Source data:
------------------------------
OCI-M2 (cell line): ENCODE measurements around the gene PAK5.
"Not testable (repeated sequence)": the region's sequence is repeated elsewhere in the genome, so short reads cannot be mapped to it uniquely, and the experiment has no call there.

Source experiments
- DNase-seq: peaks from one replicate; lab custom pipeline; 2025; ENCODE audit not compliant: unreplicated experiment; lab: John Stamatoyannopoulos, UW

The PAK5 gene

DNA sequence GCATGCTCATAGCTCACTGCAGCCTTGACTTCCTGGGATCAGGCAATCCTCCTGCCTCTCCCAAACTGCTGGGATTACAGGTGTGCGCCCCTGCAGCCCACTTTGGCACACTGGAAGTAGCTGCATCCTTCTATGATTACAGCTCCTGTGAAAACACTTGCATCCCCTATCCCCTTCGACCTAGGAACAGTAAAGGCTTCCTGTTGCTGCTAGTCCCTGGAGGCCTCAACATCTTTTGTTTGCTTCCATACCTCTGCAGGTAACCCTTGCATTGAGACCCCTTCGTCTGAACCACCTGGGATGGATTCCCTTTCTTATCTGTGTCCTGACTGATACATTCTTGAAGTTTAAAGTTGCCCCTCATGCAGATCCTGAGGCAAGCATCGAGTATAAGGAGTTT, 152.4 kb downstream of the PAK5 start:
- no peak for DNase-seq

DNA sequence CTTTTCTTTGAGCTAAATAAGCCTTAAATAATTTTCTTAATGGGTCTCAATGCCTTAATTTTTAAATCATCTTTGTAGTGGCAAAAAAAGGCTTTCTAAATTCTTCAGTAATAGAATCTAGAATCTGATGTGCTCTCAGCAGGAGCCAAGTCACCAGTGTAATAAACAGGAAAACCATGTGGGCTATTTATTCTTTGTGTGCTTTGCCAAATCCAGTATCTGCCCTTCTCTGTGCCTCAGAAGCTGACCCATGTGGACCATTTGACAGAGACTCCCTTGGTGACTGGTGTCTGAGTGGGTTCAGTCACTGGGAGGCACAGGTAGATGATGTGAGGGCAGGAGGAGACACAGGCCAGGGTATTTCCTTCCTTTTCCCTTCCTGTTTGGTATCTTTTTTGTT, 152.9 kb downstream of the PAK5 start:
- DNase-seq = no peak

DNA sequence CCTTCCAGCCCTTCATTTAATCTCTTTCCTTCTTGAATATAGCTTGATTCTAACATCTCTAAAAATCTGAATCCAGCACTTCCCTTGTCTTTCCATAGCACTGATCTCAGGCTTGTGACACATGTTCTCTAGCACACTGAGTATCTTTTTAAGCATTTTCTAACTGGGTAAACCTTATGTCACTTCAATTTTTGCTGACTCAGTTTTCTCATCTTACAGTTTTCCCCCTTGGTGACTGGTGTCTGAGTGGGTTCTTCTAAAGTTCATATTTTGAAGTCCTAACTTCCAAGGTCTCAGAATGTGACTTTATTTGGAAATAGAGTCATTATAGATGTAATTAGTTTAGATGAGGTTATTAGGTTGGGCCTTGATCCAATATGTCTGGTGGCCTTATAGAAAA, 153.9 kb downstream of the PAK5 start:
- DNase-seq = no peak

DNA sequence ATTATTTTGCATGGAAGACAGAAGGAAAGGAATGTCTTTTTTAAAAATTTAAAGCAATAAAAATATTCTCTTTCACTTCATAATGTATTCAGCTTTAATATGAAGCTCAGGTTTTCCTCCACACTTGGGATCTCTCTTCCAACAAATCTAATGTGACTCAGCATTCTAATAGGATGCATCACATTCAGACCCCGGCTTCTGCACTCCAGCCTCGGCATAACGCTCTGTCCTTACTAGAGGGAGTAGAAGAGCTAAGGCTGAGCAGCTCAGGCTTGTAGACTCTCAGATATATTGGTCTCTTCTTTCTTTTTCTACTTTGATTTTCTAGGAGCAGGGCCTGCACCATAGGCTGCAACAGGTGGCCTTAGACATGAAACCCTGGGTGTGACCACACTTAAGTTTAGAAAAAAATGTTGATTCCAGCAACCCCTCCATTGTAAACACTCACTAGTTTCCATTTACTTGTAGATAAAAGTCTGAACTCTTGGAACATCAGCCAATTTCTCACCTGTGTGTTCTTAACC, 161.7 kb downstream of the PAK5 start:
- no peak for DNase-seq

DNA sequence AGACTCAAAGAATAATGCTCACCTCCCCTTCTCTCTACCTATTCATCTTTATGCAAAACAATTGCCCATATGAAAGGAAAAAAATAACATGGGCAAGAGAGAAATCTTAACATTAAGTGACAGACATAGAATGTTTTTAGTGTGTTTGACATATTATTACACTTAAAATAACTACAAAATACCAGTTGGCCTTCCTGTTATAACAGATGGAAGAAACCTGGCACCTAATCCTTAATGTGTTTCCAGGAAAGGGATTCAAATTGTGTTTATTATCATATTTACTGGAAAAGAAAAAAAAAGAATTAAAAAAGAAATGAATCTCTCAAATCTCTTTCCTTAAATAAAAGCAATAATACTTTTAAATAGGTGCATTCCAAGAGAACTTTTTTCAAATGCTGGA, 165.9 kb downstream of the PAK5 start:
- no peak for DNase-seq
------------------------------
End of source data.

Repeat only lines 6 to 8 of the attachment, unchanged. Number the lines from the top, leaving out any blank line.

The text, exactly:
DNA sequence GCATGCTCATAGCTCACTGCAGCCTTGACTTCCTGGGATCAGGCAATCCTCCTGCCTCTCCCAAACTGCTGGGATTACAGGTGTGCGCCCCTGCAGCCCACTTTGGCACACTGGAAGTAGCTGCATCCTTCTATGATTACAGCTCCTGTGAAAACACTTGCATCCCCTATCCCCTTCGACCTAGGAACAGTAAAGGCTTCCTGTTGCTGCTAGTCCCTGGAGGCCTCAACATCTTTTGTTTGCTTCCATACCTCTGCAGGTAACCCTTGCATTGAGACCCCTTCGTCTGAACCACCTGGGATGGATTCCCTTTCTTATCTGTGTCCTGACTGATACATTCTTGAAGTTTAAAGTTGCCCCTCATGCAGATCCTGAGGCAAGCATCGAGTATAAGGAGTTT, 152.4 kb downstream of the PAK5 start:
- no peak for DNase-seq

DNA sequence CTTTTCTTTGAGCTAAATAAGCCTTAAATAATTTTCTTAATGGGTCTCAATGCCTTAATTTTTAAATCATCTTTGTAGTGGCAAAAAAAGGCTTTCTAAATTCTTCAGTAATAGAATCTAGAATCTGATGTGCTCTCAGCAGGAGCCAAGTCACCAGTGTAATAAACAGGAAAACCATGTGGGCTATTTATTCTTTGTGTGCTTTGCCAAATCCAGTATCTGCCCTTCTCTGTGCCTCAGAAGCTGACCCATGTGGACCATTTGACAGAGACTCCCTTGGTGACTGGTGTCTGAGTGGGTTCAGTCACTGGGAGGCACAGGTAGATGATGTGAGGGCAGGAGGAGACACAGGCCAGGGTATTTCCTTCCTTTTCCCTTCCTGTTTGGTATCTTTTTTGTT, 152.9 kb downstream of the PAK5 start: